It’s based on the Washington University’s IHME model.

So what should Houstonians do right now?

Now is the critical moment. This is the time when you are most at risk of getting the virus from being in the crowd or being with people outside your home. We are trying to do our best to minimize the number of people who need to be brought to the hospital and who need ICUS.

It is really important now that we aggressively seek social distancing, especially to avoid a push to the Texas Medical Center. Even though TMC leaders meet daily, we must do our part as citizens of Houston to minimize the number of people entering the hospital.

It’s easier for some than others. We have already talked about Houston’s poor neighborhoods and how social distancing is more complicated in areas of poverty and overcrowding, or for families where many people live in a house or apartment.

It’s one thing to say, “Okay, everyone has to distance themselves socially now. I don’t know how easily this is done in Fifth Ward or Acres Home or northeast of Houston.

I know the mayor is concerned about it, as is the county judge and our congressional delegation from Texas. Everyone is trying to think seriously about how to solve this problem.

Currently, without a vaccine, unfortunately we have to use a 14th century approach. It’s quarantine.

Assuming it takes a long time to get a vaccine, what kinds of things do you see happening? Amidst the waves of the virus, could we begin to relax restrictions and kick-start the economy?

The models indicate that, during the month of May, the number of transmissions will decrease considerably. Maybe at this point we could start to open things up.

But I do not know. When do we risk the disease coming back immediately if we do? We are starting to hear that from Singapore and elsewhere.

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We’re going to need outside help here in Houston for advice on this. Hopefully the federal government will provide some support.

Then assume that transmission levels continue to drop over the next few months. What are the predictions of return of this virus? Is it fall of this year? Is it January next year? April of next year? Getting advice on this will be really helpful.

Other questions are: who returns to the job market? Is it only people who have been infected and have antibodies that make them resistant to infection? Or is it or is it everyone?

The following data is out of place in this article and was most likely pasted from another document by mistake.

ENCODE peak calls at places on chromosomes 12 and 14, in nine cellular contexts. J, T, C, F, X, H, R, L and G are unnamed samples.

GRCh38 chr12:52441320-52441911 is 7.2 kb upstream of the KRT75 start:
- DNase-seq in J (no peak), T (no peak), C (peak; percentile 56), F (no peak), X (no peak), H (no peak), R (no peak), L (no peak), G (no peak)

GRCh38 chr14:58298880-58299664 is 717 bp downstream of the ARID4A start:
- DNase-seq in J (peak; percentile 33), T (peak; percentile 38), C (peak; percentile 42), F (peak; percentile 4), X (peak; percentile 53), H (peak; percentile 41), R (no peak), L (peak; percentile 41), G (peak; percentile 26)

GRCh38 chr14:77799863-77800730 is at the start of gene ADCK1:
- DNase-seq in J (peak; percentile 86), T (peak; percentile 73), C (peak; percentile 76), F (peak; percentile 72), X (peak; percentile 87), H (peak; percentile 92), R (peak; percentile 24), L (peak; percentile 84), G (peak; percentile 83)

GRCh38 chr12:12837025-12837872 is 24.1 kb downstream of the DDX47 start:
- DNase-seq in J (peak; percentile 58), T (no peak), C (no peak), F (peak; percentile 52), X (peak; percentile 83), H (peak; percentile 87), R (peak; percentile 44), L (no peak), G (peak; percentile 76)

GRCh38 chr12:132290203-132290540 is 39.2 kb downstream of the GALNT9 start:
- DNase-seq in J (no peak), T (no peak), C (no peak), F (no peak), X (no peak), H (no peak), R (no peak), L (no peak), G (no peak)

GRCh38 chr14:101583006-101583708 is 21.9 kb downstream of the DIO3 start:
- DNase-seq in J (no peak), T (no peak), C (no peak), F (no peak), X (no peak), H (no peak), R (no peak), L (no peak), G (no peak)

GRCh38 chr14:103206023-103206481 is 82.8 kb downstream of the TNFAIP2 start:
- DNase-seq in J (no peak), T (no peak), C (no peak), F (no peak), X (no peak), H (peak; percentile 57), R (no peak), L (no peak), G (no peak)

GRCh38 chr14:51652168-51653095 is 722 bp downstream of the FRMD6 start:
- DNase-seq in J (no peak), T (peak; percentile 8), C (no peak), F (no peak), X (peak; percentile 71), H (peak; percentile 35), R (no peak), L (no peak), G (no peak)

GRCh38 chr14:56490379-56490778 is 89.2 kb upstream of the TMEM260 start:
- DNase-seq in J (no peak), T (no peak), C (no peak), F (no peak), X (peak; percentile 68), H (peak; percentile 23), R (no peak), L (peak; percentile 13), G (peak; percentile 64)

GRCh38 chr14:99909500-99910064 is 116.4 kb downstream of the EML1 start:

I certainly don’t have the answers to that. We will have to have meaningful dialogue and bring together some of the best minds in the country. I suggested on CNN that bringing in the National Academy of Sciences, or a similar organization, would be very helpful. We need some of the best scientists in the country around the table, examining the models and drawing a path.

What adds to the problem is that we are in an election year. Things will be so politically animated that decisions made on both the Republican and Democratic sides can put political expediency on public health. How do you handle this?

It’s really difficult. I hear people looking at the relatively small number of people hospitalized in Houston, or the small number of deaths here. They ask whether the cost of social isolation is worth it and whether we should continue to stay at home. What would you say to them?

First of all, I don’t know if we really know the number of people in ICUS or deaths. And remember, we still have two weeks to reach our peak. So we certainly haven’t come out of the woods.

If it turns out that the data is not as high as we thought, the question still arises: did it happen because of what we did? Or despite what we have done?

We have already discussed Zika. I met with the mayor of Houston and I strongly recommended cleaning the tires that raise Aedes Aegypti mosquitoes in places like the Fifth Ward. He did it.

Then we didn’t have Zika. Is it because of my recommendation? We have no idea. You cannot prove a negative.

But from the experience we see elsewhere, we know that social isolation is really important for the next few weeks.

What do you think of other things these days? What are you looking at?

I’m really scratching my head to know what the next two and three years will look like. It’s a big problem.

We’ve also heard a lot now about health, COVID-19 as a health disparity among African American and Hispanic communities in the southern United States. I put that out there ago almost three weeks: concern. And that turns out to be the case, unfortunately. Fighting this in Houston is going to be very important.

How are you personally?

Oh, we hang in there. I spend a lot of time writing documents and documents related to getting our vaccine started, and also writing reflective papers on the ideal characteristics of the vaccine and how we are advancing the vaccine for global health .

I’m also trying to raise funds to get there. Vaccine developments are costly.

And I’m also talking to people like you, to spread the word, so that we get a good, accurate scientific message. I go to CNN or MSNBC and Fox News, and sometimes I don’t tell people good news.

I get a little perspective from people I have known for years, people who are not happy not to paint a very rosy picture of things.

It took me a while to figure out how to say real information without alarming people. I turn a little too much on pink. Sometimes I turn a little too much on the dark side. The best critic of all is my wife, who let me know.

How is she?

I think so. She sees how stressed I am.

It’s not just me – it’s our whole group, and Dr. Maria Elena Bottazzi, my scientific partner for 20 years. I’ll text her at 4 a.m. when I wake up and find out that she’s already texted me at 3:30 a.m. when she wakes up. It’s crazy. I will wake up in the middle of the night and send an SMS, without waiting for an answer the next morning, and she will answer immediately.

We are all sleepless.

[email protected], @LisaGray_HouTX